15. Gestalt, Zeitgeist, Fahrvergnugen (and other German words meaning “the whole enchilada”): Overall, I think the Verum 1 are very good for the current price. They will not replace my HE-500 because those are smoother, more nuanced and provide more of the small detail retrieval us audio geeks like. But enough of what the Verum 1 doesn’t do, I was happy to listen to them for a week. As you read above, bass is deep and rumbly even if the transients are a bit soft. Midrange is forward, providing vocals a bit of punch and excellent intelligibility. To me, highs were recessed compared with the mids, but still had good detail and transient response if missing that last bit of sparkle.

One A-B comparison I didn’t get to make, but wish I had: the Verum 1 and the Audeze LCD-X. I got to borrow a pair of LCD-X for a few days and enjoyed having them. They make you sit up and listen to your music. Under the right circumstances I found them compelling. Under different circumstances I found them relentless and fatiguing. In some ways, the Verum 1 is like my memory of the LCD-X with the edge taken off a bit. Not as smooth and polite as my HE-500, but not as in-your-face as the LCD-X.

16. Conclusion: I’ve said it a couple of times, so this will be the last: I liked the Verum 1. I would not hesitate to recommend them to somebody otherwise contemplating Bose or Beats. I’d take him aside, and say to him, “Here, try these; this is what music sounds like”.
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Headphoneus Supremus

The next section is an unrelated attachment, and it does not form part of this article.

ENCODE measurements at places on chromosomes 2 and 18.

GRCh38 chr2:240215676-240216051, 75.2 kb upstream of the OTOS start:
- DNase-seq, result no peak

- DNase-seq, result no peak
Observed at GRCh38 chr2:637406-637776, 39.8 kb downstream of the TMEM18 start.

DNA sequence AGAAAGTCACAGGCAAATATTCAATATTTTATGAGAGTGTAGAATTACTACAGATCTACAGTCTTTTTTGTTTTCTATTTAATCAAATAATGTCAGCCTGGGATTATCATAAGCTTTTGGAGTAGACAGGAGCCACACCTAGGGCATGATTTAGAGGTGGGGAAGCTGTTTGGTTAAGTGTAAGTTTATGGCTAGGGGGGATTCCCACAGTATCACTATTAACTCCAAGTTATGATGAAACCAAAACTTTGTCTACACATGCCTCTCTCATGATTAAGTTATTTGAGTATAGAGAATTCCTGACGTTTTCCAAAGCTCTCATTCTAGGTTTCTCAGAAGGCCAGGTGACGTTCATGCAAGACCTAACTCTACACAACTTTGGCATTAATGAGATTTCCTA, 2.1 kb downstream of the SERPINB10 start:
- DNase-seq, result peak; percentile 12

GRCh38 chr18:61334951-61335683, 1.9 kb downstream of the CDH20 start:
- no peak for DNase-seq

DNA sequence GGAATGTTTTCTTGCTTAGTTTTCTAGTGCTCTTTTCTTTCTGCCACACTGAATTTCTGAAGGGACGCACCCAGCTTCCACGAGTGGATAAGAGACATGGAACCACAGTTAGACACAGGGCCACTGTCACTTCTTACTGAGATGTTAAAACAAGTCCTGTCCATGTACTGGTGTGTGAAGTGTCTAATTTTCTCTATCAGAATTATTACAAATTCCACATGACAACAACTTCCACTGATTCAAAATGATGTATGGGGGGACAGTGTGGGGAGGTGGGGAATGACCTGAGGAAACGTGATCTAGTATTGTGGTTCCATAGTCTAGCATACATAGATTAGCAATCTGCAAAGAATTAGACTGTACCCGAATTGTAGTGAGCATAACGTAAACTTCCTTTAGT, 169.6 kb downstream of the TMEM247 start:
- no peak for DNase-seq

Pros: Build.
Gorgeous wood.
Adjustable system.
Sound with quite good clarity.
Future purchase...
Cons: Adjustment is a bit convoluted.
No case.
Thin cable.
Hello Kitty look when wearing (could be a positive to some...)
Can't wait for V2...
Verum Audio Verum 1: The story of one. ($349)

Verum 1 website:
TTVJ site:


I thank Todd for yet again coming through on a loaner tour for a product. He is a fabulous benefit to the audio community, and the Verum 1 is a very nice unit (not giving too much away yet…).

A Kickstarter project started as a result of one man deciding “he would do that differently,” the Verum 1 is the fruition of that vision. The first product from Verum Audio by Roman from the Ukraine, the Kickstarter funded well from Aug-Sept, 2018. Running independently now, the Verum 1 is sold direct or through TTVJ. The model sent is of Zebrano wood, replete with silver cup covers. And to be honest, look the best from the pictures of the three options. Good choice.

After taking some critiques from owners over the heat content of the pads, Roman designed and now sells perforated, angled lamb’s wool pads for an additional $25. Early reviews point to those being positive. Distribution problems tend to be diminishing as more are sent out. A positive Kickstarter with a (mostly) happy ending.



  • 82 mm membrane made from 8 um mylar film
  • 116 dB\V or 96 dB\mW sensitivity
  • 520 grams
  • 8 ohms

Gear used/compared (all prices USD unless specified otherwise):

Campfire Audio Cascade ($800)
HiFiMan Ananda ($999)
Mr. Speakers Ether C Flow 1.1 ($1600)
Sendy Aiva ($599)

Thebit Opus #2
Questyle QP2R
MBP/iFi Pro iDSD
XDuoo x10t ii/iFi xDSD

Songs used:

Coldplay-All I Can think About Is You
Coldplay-A Message
Coldplay-White Shadows
Dona Onete-Sonos de Adolescente
Los Lonely Boys- Heaven (en Espanol)
twenty one pilots-Trees
twenty one pilots-Car Radio
twenty one pilots-Heathens